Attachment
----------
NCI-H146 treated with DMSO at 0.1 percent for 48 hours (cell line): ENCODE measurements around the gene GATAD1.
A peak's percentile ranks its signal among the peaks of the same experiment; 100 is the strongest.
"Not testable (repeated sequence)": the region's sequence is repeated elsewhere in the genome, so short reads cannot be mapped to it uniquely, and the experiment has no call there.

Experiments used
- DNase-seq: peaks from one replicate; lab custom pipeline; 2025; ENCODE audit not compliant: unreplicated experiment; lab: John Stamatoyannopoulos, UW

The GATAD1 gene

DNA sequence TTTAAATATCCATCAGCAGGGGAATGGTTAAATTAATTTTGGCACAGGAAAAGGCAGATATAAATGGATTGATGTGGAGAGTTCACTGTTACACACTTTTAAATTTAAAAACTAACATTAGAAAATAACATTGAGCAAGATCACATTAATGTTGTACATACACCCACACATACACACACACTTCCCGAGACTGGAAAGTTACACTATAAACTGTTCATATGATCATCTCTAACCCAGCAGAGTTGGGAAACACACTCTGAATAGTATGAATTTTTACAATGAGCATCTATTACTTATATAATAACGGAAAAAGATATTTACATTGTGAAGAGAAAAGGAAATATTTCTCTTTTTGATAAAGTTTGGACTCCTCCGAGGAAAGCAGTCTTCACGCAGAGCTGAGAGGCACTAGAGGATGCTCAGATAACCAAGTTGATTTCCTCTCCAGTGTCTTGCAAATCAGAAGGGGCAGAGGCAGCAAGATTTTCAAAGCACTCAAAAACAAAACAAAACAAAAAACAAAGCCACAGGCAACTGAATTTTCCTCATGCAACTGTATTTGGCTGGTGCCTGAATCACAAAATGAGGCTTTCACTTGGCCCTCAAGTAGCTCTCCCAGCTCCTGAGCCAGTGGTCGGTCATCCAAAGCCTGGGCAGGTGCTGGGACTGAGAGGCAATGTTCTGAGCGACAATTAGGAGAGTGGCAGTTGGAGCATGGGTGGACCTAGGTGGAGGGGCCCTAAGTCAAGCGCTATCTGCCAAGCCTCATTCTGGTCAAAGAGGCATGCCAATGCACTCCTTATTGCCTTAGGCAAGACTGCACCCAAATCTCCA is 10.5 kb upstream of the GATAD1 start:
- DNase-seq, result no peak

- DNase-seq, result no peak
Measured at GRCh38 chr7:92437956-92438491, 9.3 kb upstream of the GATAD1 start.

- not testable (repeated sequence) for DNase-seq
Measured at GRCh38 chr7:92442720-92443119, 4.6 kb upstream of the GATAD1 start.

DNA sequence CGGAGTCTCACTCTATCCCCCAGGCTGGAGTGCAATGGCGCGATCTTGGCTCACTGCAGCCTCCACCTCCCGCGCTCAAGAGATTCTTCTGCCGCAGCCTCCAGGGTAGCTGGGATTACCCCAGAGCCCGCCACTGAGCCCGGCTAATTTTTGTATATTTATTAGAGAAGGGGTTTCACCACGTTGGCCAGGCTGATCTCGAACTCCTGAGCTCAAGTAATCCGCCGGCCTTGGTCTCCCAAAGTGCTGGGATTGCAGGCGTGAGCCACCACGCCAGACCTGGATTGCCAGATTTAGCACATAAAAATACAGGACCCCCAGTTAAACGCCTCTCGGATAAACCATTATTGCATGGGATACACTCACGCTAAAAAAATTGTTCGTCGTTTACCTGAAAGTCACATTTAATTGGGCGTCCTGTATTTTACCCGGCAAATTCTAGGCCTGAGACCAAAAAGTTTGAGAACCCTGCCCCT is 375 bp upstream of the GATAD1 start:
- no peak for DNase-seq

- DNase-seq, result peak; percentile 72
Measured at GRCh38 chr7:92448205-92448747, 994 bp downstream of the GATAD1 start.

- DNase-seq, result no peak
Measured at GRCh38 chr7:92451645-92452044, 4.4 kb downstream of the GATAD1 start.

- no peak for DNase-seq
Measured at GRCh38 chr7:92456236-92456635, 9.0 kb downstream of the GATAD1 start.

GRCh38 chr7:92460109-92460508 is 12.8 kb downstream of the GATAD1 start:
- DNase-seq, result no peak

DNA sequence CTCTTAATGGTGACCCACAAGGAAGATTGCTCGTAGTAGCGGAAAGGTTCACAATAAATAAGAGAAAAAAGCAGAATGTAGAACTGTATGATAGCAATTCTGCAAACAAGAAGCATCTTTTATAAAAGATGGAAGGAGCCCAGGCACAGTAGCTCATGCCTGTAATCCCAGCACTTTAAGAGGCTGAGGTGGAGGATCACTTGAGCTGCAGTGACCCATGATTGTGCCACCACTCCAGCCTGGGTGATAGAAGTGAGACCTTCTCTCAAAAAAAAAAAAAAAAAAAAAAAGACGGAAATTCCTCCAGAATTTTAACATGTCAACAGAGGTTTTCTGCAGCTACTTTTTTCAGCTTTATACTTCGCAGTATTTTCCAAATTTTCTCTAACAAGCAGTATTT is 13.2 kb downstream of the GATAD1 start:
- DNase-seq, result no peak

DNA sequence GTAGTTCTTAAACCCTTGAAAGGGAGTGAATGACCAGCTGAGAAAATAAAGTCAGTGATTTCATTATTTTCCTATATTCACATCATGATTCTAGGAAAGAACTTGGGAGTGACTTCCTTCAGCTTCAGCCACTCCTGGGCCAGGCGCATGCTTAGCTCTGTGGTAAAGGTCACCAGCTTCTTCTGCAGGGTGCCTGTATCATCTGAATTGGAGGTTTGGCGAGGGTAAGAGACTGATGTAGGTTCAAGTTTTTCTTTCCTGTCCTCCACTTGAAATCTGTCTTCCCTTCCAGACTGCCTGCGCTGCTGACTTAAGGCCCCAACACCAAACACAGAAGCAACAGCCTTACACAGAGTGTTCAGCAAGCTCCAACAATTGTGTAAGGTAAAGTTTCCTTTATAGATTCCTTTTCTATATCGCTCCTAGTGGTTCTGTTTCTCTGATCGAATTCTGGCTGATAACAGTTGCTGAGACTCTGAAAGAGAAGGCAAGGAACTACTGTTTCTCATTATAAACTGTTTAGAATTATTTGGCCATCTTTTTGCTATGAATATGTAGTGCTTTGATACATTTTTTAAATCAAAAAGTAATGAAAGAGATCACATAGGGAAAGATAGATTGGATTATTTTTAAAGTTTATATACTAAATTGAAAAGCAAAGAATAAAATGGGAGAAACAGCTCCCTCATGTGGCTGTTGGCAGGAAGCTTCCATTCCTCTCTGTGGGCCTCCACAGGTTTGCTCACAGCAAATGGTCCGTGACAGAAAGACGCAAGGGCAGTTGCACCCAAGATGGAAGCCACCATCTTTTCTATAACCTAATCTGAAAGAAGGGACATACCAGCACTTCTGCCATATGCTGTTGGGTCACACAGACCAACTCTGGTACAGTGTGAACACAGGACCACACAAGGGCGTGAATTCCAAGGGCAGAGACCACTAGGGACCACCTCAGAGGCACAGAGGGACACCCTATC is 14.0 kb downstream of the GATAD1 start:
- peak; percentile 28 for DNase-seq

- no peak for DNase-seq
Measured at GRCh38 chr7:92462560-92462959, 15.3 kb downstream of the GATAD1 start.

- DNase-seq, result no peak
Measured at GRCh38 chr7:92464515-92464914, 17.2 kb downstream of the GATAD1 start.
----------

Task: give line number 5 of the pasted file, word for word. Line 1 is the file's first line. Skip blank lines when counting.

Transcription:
- DNase-seq: peaks from one replicate; lab custom pipeline; 2025; ENCODE audit not compliant: unreplicated experiment; lab: John Stamatoyannopoulos, UW